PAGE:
at least one processor configured to execute the identification module, the creation module, and the storage module.

10. The system of claim 9, wherein the creation module is programmed to deduplicate the plurality of backup images by retrieving deduplication information from an intelligent storage device that stores the plurality of backup images.

11. The system of claim 9, wherein the storage module is programmed to store the composite image on the storage device by storing the composite image to the storage device with a single write command.

12. The system of claim 9, wherein the storage module is programmed to store the composite image on the storage device by

storing the composite image to the storage device with a continuous series of write commands.

13. The system of claim 9, wherein the storage device comprises a tape-based storage device.

14. The system of claim 13, wherein the storage module is programmed to store the composite image on the storage device by writing a single file mark at the end of the composite image to delimit the entire composite image.

15. The system of claim 9, wherein the plurality of backup images are stored on an intelligent storage device.

16. The system of claim 9, wherein:

the identification module is further programmed to determine that the average size of the backup images within the plurality of backup images falls below the predetermined size threshold;
the creation module is further programmed to only create the composite image of the plurality of backup images in response to the determination that the average size of the backup images within the plurality of backup images falls below the predetermined size threshold.

17. A computer-readable-storage medium comprising one or more computer-executable instructions that, when executed by at least one processor of a computing device, cause the computing device to:

identify at least one storage device;
identify a predetermined size threshold for backup images that are to be duplicated to the storage device, wherein backup images that fall below the predetermined size threshold create unacceptable overhead when individually duplicated to the storage device;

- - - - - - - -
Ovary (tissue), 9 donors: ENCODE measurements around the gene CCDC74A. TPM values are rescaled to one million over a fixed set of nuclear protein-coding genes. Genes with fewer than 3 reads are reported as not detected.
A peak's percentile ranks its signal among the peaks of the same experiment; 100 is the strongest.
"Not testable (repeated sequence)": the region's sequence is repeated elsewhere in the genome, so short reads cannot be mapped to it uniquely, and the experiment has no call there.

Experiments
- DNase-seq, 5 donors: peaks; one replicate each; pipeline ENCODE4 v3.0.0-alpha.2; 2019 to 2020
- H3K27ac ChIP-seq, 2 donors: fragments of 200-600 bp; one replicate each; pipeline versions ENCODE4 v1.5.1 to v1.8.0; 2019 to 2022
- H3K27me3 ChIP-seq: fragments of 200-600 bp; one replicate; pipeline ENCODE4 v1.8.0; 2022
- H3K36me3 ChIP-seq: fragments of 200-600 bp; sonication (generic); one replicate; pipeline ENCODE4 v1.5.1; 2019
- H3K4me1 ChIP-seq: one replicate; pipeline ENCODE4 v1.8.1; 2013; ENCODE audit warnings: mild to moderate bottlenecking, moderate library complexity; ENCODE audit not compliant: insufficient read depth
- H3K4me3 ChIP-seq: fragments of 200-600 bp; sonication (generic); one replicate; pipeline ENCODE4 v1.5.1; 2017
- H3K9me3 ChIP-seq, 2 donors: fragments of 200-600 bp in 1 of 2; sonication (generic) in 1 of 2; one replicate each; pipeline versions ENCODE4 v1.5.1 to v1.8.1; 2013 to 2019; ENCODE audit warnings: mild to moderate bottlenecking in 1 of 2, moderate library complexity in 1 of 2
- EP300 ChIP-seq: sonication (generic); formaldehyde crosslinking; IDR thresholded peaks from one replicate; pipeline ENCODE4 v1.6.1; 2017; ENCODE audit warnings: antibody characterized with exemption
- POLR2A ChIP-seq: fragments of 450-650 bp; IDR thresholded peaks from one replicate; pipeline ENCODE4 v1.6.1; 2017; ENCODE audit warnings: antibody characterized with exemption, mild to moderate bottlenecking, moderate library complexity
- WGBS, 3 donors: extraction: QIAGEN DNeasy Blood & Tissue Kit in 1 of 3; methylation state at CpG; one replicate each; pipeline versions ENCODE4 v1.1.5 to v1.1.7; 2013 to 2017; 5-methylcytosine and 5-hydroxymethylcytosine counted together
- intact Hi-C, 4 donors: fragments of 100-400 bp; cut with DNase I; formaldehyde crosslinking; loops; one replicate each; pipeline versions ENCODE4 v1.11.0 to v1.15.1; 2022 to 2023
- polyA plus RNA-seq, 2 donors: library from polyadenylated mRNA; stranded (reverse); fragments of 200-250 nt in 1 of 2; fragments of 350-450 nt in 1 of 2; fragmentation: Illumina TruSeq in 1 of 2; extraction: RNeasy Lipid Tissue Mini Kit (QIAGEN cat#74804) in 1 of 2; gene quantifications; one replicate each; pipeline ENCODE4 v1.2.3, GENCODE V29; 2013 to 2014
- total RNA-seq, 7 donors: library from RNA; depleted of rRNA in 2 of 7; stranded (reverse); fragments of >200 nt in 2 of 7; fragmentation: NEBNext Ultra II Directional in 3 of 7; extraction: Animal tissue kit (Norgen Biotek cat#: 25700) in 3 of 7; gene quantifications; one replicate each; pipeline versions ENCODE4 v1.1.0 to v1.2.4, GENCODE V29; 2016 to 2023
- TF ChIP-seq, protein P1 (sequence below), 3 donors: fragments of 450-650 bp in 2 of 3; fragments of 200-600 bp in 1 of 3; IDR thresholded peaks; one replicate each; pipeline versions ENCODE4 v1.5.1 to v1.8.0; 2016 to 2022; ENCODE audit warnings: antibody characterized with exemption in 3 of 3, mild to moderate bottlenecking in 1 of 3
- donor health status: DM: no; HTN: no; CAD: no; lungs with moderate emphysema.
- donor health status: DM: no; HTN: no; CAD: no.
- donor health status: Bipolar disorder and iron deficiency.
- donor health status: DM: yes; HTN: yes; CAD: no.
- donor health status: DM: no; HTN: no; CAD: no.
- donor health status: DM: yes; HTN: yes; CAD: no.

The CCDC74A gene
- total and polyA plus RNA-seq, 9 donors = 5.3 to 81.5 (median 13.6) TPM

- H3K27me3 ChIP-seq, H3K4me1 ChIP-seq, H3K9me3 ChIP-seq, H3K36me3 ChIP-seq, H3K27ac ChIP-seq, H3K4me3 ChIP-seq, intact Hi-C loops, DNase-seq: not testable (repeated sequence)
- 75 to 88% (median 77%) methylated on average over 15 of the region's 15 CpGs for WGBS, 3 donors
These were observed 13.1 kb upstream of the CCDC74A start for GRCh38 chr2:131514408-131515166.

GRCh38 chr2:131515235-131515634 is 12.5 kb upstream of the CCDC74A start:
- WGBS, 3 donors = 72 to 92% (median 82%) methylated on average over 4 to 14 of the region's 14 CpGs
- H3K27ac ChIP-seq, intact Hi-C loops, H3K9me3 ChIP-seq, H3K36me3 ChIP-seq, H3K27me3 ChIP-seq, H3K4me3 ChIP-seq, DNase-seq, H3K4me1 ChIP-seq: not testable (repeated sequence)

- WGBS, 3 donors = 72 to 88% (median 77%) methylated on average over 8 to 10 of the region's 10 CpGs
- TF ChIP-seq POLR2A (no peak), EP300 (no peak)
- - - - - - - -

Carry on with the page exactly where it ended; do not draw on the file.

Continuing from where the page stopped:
queue a plurality of backup images to be duplicated to the storage device in a queue;
determine that at least one of the backup images within the queue falls below the predetermined size threshold;
in response to determining that at least one of the backup images within the queue falls below the predetermined size threshold, create a composite image of the plurality of backup images, the composite image comprising a plurality of data blocks sufficient to reconstruct the plurality of backup images and metadata for reconstructing the plurality of backup images from the composite image, wherein: creating the composite image comprises deduplicating the plurality of backup images by detecting and removing redundant copies of data blocks within the plurality of data blocks so that the composite image includes unique data blocks across the plurality of backup images; the metadata comprises a block map that stores each backup image in the plurality of backup images being stored in the composite image as a series of references to data blocks within the plurality of data blocks;
store the composite image on the storage device instead of duplicating the plurality of backup images to the storage device.

18. The computer-readable-storage medium of claim 17, wherein the one or more computer-executable instructions further cause the computing device to store the composite image on the storage device by storing the composite image to the storage device with a single write command.

19. The computer-readable-storage medium of claim 17, wherein the one or more computer-executable instructions cause the computing device to store the composite image on the storage device by storing the composite image to the storage device with a continuous series of write commands.

20. The computer-readable-storage medium of claim 17, wherein the storage device comprises a tape-based storage device.

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Patent History

Patent number: 9087069
Type: Grant
Filed: Oct 25, 2010
Date of Patent: Jul 21, 2015
Assignee: Symantec Corporation (Mountain View, CA)
Inventors: Alioune Thiam (Hugo, MN), Raman Sckhon (Blaine, MN)
Primary Examiner: Shew-Fen Lin
Assistant Examiner: Jermaine Mincey
Application Number: 12/911,306

Classifications

Current U.S. Class: 1/1
International Classification: G06F 17/30 (20060101);